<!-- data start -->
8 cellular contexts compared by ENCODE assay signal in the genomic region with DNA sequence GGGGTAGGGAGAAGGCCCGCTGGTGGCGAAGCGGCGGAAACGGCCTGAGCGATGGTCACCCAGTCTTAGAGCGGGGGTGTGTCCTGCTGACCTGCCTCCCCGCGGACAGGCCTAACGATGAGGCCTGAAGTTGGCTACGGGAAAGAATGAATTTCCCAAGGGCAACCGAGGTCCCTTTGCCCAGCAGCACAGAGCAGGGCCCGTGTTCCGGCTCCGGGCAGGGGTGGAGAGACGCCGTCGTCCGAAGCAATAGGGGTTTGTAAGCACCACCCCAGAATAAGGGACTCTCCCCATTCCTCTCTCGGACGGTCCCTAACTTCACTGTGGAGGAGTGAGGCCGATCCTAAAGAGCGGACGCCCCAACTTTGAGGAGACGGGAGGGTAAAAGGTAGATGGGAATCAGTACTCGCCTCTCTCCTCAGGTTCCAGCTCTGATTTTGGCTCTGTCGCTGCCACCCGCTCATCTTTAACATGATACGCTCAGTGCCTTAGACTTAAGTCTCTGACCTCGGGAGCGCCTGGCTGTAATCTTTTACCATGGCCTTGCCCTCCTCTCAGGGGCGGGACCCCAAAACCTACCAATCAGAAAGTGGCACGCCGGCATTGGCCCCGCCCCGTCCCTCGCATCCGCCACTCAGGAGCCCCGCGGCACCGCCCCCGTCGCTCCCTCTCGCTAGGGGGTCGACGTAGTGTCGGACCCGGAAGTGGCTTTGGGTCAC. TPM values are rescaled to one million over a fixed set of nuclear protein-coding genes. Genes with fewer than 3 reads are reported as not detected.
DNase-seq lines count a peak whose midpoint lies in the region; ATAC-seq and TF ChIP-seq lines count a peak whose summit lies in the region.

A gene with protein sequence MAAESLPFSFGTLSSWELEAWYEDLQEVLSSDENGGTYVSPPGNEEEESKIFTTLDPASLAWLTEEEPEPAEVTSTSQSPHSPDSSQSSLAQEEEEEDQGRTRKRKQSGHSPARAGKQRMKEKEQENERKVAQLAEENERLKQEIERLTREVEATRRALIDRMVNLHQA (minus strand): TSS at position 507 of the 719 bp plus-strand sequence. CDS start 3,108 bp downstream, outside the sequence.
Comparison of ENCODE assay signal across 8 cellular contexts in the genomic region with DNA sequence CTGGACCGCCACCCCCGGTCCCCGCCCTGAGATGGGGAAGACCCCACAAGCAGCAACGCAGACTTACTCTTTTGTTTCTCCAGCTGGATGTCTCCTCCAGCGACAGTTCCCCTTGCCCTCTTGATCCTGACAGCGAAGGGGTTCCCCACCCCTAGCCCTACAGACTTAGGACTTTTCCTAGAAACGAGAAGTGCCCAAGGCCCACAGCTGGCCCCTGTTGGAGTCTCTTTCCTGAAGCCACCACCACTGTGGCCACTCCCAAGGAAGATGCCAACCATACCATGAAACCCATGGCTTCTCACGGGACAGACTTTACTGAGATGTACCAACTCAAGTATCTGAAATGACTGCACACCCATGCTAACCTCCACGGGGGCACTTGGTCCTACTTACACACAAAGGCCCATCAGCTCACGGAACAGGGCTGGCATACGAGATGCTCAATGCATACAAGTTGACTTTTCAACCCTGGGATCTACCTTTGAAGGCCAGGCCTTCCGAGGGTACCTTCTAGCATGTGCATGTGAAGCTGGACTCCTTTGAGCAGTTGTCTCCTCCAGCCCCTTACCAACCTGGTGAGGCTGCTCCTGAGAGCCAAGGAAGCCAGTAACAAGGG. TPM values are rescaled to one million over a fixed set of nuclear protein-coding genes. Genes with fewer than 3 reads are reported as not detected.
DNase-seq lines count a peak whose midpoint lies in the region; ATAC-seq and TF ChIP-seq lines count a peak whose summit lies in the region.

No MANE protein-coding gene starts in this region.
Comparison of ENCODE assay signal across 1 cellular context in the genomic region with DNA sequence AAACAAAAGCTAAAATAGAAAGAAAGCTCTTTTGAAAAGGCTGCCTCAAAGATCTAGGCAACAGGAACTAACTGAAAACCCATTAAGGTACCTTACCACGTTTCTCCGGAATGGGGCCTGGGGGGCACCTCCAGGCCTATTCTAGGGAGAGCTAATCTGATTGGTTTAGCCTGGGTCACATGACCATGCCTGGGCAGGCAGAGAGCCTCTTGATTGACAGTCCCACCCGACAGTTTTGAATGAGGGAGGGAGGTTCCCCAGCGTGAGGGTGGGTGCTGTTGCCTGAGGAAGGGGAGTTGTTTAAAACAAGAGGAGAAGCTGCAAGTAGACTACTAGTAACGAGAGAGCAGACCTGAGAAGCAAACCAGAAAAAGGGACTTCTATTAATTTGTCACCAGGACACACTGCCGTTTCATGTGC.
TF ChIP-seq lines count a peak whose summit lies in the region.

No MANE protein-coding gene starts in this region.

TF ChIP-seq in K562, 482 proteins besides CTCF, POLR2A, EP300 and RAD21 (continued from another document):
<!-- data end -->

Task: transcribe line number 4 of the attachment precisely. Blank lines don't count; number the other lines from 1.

Comparison of ENCODE assay signal across 8 cellular contexts in the genomic region with DNA sequence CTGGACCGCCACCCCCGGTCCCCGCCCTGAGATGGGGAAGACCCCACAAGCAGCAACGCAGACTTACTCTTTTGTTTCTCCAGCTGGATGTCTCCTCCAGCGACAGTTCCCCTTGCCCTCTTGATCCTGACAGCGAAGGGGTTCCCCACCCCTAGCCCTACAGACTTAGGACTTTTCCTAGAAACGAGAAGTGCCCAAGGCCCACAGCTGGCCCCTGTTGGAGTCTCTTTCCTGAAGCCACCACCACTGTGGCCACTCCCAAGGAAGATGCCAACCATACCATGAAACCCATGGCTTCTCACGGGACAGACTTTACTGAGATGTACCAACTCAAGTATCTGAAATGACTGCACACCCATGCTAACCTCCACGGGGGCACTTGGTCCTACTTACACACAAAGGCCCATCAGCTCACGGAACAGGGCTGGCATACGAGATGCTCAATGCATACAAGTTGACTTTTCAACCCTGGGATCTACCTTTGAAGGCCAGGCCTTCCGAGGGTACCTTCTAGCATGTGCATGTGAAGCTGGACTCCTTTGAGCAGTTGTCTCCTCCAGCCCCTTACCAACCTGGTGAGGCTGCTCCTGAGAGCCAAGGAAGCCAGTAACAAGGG. TPM values are rescaled to one million over a fixed set of nuclear protein-coding genes. Genes with fewer than 3 reads are reported as not detected.